Merab (Levan Gelbakhiani, whose life the film heavily borrows from) is the frustrated wunderkind in a traditional Georgian dance ensemble. He strives for perfection, in fact, he’s too perfect, according to the strict leader of the group.
The effortless skill that new addition Irakli (Bachi Valishvili) possesses on the dance floor impresses the group more than Merab ever did, causing an unspoken tension as they compete to grab the last spot in the national ensemble – but their rivalry blossoms into something more that resembles a tentative romance.
'Georgian dance is based on masculinity,' the leader says in the film’s trailer. 'There is no room for weakness.' And Then We Danced deftly explores the constraints of masculinity and desire, and the effort that’s needed to break free. In the conservative country of Georgia, the weight of those restrictions is even more difficult to bear.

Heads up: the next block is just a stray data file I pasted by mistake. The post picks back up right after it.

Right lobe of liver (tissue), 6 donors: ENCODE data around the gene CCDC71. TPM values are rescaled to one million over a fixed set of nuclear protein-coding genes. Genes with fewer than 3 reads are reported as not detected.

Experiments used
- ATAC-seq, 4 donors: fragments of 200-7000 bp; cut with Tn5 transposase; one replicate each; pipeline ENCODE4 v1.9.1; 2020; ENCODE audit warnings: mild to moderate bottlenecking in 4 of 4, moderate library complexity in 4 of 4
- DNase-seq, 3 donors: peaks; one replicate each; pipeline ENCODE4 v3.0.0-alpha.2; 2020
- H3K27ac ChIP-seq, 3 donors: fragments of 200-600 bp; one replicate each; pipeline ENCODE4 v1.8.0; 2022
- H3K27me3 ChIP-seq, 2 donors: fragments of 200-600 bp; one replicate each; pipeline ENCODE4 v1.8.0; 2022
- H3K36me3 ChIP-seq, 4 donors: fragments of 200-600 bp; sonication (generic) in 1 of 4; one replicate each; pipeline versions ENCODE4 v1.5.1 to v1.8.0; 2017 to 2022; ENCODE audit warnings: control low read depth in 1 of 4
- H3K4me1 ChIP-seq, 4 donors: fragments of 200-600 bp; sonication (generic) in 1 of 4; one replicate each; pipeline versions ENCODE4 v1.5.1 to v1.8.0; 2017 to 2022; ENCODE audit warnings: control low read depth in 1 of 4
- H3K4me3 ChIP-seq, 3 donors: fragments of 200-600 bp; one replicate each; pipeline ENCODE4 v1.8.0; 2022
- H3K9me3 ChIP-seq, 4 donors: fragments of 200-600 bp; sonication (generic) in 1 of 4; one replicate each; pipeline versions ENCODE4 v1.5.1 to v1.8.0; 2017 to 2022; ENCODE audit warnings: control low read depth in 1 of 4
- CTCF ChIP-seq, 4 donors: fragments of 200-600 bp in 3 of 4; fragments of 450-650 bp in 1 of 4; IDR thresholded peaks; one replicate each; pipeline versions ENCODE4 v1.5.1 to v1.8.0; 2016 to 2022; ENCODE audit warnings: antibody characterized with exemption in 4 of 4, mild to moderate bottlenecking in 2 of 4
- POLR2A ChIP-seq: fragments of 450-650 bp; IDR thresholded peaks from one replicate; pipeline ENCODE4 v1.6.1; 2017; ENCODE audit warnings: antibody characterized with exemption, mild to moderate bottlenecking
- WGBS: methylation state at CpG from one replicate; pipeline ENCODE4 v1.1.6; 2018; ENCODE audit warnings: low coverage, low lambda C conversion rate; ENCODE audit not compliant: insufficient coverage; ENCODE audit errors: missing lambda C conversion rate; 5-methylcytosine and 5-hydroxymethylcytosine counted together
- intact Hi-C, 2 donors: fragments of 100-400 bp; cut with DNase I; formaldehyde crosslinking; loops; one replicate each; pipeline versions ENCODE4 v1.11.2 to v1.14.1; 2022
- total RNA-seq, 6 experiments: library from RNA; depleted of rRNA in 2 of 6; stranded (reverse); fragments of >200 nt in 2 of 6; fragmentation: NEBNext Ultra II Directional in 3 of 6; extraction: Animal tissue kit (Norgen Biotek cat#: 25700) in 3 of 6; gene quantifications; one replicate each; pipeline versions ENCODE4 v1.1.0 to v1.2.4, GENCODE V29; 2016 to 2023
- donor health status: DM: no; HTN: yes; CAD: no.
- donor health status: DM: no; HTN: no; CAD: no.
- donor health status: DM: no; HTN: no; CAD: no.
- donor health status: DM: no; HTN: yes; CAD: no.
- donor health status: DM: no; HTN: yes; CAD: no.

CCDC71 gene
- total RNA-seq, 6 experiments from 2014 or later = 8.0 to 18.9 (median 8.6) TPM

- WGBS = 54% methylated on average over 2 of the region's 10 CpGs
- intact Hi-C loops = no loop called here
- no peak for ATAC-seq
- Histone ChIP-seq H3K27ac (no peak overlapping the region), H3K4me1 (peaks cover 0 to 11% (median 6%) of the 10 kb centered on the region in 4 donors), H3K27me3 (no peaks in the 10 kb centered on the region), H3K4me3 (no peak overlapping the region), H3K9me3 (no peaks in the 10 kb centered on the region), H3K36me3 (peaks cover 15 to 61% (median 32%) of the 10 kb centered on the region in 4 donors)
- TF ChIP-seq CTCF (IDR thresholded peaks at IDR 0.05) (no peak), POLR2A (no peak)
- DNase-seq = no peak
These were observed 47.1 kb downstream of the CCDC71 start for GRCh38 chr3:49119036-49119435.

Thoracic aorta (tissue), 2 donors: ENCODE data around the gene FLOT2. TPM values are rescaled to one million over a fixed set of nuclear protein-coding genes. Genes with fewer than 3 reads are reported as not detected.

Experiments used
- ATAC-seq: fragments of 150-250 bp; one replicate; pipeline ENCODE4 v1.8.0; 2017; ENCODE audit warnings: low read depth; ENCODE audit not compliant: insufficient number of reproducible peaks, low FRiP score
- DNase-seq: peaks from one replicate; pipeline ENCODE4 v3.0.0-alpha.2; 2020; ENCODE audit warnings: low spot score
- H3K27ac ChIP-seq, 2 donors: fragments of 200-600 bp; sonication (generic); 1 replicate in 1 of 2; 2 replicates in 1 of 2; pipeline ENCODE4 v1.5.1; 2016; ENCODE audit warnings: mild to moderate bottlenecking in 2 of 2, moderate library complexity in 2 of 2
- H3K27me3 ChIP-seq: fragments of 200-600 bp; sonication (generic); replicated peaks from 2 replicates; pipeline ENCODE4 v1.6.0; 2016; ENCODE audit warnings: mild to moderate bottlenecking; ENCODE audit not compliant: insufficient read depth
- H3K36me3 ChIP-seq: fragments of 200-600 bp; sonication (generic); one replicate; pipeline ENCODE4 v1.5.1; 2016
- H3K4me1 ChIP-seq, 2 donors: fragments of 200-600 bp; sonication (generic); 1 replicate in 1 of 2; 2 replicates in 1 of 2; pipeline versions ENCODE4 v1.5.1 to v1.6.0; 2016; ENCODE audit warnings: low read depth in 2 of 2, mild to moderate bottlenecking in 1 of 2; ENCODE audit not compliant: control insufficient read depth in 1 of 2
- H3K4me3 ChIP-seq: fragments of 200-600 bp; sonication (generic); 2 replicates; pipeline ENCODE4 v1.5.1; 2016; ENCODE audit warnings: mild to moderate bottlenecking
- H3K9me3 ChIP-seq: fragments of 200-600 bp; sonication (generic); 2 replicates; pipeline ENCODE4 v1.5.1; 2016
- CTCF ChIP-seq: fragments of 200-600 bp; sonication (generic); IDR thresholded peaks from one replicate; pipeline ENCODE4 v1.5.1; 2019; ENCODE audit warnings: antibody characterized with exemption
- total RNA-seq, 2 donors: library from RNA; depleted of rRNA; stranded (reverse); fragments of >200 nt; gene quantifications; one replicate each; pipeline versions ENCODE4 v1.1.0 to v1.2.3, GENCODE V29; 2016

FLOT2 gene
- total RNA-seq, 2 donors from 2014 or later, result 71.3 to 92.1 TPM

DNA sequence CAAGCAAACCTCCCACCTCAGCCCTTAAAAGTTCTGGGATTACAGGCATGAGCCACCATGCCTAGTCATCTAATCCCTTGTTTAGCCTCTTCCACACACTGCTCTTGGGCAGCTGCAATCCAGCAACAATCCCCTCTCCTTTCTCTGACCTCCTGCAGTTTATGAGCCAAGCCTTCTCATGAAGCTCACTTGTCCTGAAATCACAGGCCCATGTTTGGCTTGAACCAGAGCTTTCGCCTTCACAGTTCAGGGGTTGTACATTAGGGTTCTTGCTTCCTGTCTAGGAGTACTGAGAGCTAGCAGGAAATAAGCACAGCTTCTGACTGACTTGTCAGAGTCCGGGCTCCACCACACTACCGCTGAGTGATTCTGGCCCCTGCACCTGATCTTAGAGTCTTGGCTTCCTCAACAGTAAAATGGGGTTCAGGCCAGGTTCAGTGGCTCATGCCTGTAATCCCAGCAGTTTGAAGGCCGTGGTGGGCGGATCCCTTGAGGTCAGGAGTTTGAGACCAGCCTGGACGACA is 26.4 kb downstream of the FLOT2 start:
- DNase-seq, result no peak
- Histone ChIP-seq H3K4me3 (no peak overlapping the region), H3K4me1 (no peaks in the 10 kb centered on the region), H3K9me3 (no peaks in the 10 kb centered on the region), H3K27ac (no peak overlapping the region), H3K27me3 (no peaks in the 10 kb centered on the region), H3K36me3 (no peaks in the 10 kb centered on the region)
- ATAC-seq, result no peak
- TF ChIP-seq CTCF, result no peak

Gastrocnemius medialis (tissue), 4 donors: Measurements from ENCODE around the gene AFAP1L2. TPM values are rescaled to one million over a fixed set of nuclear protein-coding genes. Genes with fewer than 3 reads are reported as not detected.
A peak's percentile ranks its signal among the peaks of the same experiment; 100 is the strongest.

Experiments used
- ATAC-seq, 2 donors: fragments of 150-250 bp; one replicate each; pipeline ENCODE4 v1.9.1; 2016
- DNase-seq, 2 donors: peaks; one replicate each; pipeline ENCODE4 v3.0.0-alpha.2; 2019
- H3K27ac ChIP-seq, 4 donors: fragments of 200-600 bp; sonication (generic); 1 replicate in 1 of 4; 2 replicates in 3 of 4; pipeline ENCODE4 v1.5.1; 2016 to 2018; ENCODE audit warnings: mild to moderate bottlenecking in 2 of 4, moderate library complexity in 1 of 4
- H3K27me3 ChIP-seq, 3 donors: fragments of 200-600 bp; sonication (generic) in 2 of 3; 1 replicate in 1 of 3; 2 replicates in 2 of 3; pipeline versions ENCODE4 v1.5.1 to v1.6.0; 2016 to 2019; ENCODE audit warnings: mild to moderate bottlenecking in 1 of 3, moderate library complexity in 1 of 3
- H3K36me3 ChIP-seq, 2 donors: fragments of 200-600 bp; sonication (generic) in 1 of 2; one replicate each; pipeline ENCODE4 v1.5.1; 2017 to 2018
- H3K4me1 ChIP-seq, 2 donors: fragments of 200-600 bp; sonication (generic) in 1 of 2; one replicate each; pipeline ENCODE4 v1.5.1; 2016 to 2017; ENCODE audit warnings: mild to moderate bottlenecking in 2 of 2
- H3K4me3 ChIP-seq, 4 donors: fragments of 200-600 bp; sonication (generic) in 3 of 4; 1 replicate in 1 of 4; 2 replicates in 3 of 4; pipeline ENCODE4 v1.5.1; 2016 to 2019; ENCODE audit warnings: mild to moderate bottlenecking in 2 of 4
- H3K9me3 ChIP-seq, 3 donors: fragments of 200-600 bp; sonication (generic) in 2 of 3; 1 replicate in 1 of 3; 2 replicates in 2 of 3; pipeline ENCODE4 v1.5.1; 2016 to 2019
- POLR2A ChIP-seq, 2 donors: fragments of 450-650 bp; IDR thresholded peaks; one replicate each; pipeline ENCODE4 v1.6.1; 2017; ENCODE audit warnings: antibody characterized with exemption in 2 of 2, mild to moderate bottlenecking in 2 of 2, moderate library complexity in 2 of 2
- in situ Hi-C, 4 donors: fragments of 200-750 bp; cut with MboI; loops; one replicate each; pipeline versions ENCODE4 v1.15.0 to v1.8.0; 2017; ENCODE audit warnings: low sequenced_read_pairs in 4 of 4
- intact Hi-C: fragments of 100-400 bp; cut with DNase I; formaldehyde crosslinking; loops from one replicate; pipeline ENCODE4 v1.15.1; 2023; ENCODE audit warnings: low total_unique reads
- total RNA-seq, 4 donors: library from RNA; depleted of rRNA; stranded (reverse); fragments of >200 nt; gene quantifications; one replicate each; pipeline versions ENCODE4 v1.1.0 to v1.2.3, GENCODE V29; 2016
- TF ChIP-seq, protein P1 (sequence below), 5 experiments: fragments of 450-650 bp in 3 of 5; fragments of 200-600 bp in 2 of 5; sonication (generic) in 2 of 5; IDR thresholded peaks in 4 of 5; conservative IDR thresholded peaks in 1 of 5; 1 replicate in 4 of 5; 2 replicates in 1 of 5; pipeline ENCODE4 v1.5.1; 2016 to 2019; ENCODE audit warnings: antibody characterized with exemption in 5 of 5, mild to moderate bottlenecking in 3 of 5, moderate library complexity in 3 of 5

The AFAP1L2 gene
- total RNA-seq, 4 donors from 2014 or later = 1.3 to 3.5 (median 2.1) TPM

Swedish director Levan Akin evokes the repressed, strained emotion of Call Me By Your Name and God’s Own Country, but And Then We Danced is distinctive for its relevance. With news over the summer emerging that this year’s pride parade at Tbilisi was cancelled due to right-wing backlash, the film is more timely than ever.
And Then We Danced has been collecting its devout fans as it tours the globe on the festival circuit, and one stop the film will be making is at the London Film Festival in October. It is yet to be picked up for UK distribution, so mark your calendars for this unmissable film.
|What||And Then We Danced: Levan Akin's sensitive dance drama|
07 Oct 19 – 07 Oct 20, TIMES VARY
|Price||£ determined by cinemas|
|Website||Click here for more information|